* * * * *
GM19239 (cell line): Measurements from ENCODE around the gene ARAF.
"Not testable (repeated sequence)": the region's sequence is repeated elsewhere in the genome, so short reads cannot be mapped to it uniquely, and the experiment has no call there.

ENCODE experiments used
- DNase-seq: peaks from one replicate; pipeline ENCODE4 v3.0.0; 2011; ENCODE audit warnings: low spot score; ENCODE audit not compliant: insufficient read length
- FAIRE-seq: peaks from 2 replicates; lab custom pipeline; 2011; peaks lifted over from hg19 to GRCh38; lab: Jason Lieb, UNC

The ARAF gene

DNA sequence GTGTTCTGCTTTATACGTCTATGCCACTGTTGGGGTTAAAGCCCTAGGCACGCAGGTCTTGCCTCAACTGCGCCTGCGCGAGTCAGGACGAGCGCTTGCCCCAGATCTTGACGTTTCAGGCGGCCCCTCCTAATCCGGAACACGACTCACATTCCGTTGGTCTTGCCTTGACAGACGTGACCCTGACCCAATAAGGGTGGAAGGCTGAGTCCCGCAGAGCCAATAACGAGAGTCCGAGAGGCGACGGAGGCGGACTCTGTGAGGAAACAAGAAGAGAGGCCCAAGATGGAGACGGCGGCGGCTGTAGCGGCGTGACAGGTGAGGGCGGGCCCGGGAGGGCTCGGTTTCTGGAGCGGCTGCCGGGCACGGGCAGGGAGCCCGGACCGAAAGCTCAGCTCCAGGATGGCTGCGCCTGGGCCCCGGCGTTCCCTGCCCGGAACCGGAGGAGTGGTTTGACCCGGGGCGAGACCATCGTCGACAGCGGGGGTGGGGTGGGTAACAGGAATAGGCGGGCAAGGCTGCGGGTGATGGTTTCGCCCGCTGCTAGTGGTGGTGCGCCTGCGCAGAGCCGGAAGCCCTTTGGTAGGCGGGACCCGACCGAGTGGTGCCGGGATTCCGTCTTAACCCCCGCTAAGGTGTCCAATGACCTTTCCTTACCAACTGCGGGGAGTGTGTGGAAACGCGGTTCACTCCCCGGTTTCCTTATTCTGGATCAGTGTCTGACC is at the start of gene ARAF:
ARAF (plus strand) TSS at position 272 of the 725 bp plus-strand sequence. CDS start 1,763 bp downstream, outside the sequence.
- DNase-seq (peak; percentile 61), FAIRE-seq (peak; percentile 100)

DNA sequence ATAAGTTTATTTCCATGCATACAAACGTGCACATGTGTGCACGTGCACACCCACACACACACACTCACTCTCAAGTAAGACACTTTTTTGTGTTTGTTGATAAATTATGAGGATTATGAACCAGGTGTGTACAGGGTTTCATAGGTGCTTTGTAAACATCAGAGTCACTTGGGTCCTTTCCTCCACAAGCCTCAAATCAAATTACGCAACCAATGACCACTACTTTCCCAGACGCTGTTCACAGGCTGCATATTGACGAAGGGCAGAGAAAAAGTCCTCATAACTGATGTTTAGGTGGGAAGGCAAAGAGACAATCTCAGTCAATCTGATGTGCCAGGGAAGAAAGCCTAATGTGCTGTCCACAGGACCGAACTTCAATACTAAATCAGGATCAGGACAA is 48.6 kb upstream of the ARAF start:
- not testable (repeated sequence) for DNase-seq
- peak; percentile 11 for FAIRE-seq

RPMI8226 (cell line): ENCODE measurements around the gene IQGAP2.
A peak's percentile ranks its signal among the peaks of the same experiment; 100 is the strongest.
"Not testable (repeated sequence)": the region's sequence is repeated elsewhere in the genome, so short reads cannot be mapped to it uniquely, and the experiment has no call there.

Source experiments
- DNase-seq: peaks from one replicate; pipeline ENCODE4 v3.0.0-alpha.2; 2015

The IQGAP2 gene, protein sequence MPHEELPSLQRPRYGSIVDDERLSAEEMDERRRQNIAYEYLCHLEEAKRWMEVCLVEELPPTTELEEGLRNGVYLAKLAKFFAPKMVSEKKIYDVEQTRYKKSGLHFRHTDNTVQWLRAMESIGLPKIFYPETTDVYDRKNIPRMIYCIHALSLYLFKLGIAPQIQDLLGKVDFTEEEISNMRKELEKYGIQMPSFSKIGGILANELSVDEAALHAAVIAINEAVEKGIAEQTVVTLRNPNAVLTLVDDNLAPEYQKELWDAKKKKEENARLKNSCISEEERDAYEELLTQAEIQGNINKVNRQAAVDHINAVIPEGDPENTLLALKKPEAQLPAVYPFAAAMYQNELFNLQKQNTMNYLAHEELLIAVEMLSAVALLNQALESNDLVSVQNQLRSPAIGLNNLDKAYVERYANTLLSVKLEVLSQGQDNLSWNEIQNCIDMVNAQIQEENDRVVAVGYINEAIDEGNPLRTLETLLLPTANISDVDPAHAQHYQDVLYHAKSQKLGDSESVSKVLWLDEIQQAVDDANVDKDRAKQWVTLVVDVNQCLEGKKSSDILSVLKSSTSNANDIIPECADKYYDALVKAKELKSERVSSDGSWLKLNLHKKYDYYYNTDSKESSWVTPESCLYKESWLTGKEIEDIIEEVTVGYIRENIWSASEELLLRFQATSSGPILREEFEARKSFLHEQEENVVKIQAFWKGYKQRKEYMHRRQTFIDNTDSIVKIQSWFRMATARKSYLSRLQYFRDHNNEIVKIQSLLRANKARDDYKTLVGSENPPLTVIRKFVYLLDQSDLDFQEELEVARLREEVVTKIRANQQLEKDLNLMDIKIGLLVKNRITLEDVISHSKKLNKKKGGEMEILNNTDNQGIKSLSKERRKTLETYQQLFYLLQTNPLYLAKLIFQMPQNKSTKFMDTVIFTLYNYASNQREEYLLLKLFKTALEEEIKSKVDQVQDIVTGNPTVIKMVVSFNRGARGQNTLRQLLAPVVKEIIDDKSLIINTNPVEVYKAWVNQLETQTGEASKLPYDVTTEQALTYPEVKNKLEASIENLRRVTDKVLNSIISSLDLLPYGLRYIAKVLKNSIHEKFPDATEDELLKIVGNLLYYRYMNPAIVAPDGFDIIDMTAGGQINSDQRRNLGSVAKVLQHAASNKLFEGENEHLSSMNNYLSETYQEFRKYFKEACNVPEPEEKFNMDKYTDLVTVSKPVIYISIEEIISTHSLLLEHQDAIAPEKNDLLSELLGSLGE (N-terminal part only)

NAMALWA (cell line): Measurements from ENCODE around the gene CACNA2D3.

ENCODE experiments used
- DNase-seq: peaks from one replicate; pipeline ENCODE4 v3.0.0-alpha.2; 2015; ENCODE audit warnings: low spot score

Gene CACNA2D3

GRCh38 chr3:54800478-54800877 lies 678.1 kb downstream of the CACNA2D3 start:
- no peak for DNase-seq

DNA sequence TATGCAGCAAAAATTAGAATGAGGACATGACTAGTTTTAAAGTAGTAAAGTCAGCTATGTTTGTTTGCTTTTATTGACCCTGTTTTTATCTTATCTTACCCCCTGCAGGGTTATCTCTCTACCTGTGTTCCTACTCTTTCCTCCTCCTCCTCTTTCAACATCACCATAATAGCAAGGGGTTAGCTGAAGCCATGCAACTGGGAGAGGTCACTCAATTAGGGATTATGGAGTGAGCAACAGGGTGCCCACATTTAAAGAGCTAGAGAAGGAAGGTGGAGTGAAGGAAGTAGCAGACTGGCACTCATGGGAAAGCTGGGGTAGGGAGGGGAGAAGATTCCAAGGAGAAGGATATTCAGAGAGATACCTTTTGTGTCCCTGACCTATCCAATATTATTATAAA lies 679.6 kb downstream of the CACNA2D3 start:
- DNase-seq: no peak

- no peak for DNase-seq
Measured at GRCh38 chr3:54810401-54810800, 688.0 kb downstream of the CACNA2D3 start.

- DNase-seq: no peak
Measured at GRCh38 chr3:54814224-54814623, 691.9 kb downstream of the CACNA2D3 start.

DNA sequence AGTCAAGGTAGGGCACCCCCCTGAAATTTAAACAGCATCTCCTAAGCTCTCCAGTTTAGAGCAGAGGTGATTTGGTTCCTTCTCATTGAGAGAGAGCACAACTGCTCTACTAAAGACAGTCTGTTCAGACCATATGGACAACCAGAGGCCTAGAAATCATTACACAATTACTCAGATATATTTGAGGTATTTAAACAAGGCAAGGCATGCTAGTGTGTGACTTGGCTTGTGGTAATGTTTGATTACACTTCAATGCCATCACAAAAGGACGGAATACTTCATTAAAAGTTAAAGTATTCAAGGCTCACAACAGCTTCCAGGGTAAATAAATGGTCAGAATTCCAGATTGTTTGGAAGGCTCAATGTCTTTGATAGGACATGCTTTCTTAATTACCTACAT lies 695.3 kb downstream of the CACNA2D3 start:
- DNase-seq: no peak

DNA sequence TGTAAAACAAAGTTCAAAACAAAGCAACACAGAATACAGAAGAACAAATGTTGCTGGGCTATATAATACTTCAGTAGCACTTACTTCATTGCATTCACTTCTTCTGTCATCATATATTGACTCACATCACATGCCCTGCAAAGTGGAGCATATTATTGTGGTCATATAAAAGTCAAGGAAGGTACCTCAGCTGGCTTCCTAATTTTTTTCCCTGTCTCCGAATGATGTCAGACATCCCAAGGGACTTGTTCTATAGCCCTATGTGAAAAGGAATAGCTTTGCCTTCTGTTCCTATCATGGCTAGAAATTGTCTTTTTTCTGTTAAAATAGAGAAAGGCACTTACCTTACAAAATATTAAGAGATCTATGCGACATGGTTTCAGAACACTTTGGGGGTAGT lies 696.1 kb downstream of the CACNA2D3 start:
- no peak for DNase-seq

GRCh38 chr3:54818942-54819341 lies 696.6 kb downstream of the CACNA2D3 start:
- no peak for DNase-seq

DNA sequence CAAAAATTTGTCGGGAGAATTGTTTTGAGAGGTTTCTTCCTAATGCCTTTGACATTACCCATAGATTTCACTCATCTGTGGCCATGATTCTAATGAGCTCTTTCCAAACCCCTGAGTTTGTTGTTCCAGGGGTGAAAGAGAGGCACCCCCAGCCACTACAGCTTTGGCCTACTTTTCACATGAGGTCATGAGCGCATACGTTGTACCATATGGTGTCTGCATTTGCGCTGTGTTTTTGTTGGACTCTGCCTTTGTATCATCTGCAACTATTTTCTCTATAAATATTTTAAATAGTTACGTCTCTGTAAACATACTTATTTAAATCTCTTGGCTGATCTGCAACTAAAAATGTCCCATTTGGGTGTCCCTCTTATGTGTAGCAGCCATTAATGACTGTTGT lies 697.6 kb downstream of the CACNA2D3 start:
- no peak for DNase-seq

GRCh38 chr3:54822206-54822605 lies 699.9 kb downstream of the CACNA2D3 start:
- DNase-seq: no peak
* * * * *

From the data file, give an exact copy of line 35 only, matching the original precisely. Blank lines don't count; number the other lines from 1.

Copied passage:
GRCh38 chr3:54818942-54819341 lies 696.6 kb downstream of the CACNA2D3 start: